The Federal Government could earn as much as N127 billion annually if the bill on cassava bread is signed into law by the National Assembly. Director General of Federal Institute of Industrial Research Oshodi (FIIRO), Dr. (Mrs.) Gloria Elemo, who disclosed this during a stakeholders’ meeting on Cassava Policy and Cassava/Sorghum Bread Bill, held recently in Lagos, said that government will not only save this huge amount of money in foreign exchange but will also create 5000 SMEs to produce 1.2 million tones of high quality cassava flour demand estimate by the flour milling industry at 20 percent inclusion level.
Elemo said that the result from surveys shows that cassava has a very high potential to create wealth and employment.
“It has been estimated that cassava has the potential to generate 3 million jobs along the value-chain. In this light, most of unemployed youths that are involved in criminal activities and other social vices threatening national security including terrorism, kidnapping, armed robbery will be gainfully employed as an idle hand is the devil’s workshop,” she said.
She stated that her agency has been actively involved in the training of Master Bakers in cassava bread production in the last twenty years, adding that recently the institute signed MoU with FMARD on training of over one thousand Master Bakers in the South-West geopolitical zone and Kwara state. This training has commenced with first set of 140 bakers in batches of 35.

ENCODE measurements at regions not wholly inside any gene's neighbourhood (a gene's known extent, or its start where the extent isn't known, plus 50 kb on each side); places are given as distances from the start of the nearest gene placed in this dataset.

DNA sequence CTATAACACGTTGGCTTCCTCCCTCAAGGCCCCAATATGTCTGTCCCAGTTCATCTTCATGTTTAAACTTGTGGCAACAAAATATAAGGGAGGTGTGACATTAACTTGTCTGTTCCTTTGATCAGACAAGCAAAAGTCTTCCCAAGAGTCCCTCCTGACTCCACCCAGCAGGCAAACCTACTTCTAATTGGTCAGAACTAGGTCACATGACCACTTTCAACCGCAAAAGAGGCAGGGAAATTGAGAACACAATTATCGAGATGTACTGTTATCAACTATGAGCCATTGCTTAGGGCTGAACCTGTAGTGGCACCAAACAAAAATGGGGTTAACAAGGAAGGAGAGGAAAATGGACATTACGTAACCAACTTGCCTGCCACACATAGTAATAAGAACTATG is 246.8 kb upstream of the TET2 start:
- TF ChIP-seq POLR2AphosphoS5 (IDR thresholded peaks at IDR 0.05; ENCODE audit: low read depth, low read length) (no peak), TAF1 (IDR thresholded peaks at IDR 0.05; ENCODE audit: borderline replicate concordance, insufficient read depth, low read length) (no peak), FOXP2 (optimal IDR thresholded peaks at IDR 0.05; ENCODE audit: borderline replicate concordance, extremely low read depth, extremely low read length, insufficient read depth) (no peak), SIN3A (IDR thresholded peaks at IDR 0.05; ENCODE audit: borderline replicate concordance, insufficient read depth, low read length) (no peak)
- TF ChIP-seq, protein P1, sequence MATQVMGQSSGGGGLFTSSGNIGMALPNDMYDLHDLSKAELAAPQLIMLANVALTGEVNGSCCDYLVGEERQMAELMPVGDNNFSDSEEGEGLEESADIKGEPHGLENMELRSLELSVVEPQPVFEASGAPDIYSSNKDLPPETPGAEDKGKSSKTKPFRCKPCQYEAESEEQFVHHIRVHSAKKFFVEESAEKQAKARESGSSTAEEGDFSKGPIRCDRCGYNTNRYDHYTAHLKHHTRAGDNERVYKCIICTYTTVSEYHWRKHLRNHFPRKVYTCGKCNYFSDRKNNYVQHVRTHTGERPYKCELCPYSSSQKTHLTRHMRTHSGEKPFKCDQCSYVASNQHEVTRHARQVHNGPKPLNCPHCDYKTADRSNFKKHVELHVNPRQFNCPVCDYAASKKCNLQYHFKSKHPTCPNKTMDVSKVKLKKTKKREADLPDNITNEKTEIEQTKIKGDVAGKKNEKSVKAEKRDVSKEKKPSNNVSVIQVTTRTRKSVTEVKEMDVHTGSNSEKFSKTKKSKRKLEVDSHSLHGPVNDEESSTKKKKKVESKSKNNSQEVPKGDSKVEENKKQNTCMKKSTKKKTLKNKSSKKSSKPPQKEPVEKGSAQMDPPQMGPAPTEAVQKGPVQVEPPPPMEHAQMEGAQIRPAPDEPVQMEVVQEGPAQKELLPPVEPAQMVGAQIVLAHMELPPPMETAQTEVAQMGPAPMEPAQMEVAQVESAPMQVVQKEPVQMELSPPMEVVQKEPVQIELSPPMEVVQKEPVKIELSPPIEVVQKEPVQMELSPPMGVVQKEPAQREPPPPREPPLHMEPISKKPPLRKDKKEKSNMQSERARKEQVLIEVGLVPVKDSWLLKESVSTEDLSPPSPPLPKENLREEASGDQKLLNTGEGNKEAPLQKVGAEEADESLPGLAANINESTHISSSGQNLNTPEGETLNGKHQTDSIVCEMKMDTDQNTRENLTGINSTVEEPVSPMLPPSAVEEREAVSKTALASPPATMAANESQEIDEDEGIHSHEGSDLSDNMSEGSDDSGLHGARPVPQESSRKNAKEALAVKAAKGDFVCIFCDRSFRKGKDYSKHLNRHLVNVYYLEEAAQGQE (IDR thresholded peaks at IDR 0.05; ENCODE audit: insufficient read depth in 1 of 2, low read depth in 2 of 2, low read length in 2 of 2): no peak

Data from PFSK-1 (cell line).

The FIIRO boss, stated that research results have shown that high quality cassava flour can be incorporated into wheat flour for bread making at different levels of substitution.
However, she said that 10-20 percent was considered most acceptable for bread making being the level at which no noticeable difference can be detected between bread made from 100 percent wheat flour, while 15-40 percent is acceptable for confectioneries and other baked products even though confectioneries can be made with 100 percent cassava flour.
“It is no longer news that the institute pioneered R&D work on composite flours production from cereals, legumes and tubers way back in the 60s’ with the sole objective of reducing to an extent the importation of wheat into the country.
“The major crops worked on for composition flour production by the institute include; cassava, sorghum, millet, maize, rice, soybean etc. with each of these crops, different levels or percentages of substitution or inclusion were utilized and the results were very encouraging,” she observed.
She stated that the institute has been in the forefront in cassava processing R &D and has developed many products of commercial importance from cassava. Chief amongst these products is High Quality Cassava Flour which the institute has utilized for partial substitution of wheat flour at various levels of inclusion.
Source : SunOnline